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At 10:11 PM 10/13/98 -0400, Larry Febo wrote:
>Monday the 12th, Dr. Holtz wrote (in response to Louis Rey):
>>To be fair to Ruben, he *explicitly* stated that he did not consider
>>_Megalancosaurus_ a bird ancestor of any sort. However, he did say >that
>>shouldn't dismiss information from it (specifically, his interpretation of
>>it as a glider) as a model for some hypothetical stage in avian origins
>>(following the Bock scenario-driven hypothesis of bird flight origins).
>Who is "Bock", and what was his scenario? (Like I said before, I`m a bit
>behind the times.). Thanx!
If you are "behind the times", then you should remember Bock, since he is
hardly a new name to evolutionary theory or debates on the origin of birds.
Ornithologist Walter Bock (Columbia Univ.) has been one of the main active
proponents of "scenario-driven" reconstructions of life's history, including
the origin of birds. To put it simply, you a) develop a scenario of a
sequence of changes in a lineage (from an ancestral condition to the
ancient), including a series of steps along the way, all of which have to be
"fit"; b) where possible, find modern analogs for each of the steps along
the way for comparative purposes; c) find a series of fossil forms *in the
proper stratigraphic order* that serve for each of the potential steps.
Bock's 1965 paper (The role of adaptive mechanisms in the origin of higher
levels of organization. Systematic Zoology 14: 272-287) discussed this in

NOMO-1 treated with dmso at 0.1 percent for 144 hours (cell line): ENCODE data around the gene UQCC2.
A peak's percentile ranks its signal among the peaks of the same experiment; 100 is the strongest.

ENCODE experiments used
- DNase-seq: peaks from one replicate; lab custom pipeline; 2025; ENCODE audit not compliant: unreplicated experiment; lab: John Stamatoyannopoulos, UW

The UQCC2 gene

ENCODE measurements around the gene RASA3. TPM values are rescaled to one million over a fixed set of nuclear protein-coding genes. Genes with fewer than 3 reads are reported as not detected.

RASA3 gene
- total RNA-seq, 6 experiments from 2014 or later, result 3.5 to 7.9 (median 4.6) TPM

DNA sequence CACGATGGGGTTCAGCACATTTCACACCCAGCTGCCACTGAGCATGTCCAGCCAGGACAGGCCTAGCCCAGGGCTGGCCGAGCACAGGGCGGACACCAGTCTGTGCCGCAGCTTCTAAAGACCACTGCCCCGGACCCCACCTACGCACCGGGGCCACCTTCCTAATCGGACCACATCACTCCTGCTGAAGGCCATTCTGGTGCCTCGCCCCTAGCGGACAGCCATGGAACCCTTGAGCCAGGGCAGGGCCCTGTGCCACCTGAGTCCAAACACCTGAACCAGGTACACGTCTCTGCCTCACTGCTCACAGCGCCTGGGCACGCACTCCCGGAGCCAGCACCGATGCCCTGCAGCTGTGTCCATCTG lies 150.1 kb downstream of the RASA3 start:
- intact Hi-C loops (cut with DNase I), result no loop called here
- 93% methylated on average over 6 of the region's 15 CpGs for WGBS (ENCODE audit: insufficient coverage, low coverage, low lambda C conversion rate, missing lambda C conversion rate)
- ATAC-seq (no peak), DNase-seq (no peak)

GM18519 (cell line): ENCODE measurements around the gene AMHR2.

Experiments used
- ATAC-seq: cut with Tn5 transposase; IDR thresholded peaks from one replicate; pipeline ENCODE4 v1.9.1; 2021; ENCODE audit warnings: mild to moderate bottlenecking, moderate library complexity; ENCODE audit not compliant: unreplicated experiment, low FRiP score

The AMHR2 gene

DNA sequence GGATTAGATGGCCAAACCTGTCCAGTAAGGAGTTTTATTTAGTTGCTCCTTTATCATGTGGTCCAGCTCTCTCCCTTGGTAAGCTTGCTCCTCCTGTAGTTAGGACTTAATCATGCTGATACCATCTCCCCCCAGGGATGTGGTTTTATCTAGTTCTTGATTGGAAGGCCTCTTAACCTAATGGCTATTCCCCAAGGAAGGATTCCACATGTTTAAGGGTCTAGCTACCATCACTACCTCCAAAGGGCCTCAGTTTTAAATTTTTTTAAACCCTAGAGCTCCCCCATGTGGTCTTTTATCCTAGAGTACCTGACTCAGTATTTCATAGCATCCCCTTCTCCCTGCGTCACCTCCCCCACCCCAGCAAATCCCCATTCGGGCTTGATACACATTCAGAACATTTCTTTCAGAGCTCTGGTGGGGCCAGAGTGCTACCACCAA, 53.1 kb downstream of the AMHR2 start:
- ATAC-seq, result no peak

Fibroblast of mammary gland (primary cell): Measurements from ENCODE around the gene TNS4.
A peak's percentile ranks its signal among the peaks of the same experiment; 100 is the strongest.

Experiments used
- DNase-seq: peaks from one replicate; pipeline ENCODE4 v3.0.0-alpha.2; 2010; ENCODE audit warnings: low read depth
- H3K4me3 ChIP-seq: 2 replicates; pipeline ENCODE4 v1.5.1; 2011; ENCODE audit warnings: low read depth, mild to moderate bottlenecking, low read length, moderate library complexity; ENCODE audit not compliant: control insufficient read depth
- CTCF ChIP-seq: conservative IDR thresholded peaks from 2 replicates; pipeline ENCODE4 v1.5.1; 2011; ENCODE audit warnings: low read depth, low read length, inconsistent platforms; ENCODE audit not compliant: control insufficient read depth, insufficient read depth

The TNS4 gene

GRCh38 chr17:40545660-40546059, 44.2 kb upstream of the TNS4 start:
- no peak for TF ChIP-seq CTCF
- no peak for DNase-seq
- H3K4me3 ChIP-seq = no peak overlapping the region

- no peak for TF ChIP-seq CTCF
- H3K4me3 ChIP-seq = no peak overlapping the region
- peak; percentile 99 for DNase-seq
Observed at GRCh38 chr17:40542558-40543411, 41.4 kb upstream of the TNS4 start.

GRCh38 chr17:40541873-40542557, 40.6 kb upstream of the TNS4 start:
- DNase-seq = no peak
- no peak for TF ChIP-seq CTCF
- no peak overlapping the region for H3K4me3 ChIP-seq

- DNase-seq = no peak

relation to bird origins.
The Feduccia-crowd are openly Bock-ian (check out either Feduccia's 1980
_The Age of Birds_ and 1996 _The Origin and Evolution of Birds_ for
discussion), and I think that you can see several elements in the "debate"
related to the above: the obsession with finding all the players in the
proper stratigraphic order, the a priori assumption that birds were
*necessarily* arboreal gliders before they were birds, and (in the case I
mentioned previously) the plea to consider _Megalancosaurus_ as an important
analog to a particular stage in bird origins, even if it is recognized as
not a close relative to birds (nor particularly similar in postcranial
Other Bock papers of interest include:
Bock, W.J. 1985. The arboreal theory for the origin of birds. pp. 199-207.
IN Hecht, M.K., J.H. Ostrom, G. Viohl & P. Wellnhofer (eds.) The Beginnings
of Birds: Proceedings of the International _Archaeopteryx_ Conference 1984.
Bock, W.J. 1986. The arboreal origin of avian flight. pp. 57-72. IN Padian,
K. (ed.) The Origin of Birds and the Evolution of Flight. California
Academy of Sciences, Memoir 8.
Hope this helps.
Thomas R. Holtz, Jr.
Vertebrate Paleontologist Webpage: http://www.geol.umd.edu
Dept. of Geology Email:firstname.lastname@example.org
University of Maryland Phone:301-405-4084
College Park, MD 20742 Fax: 301-314-9661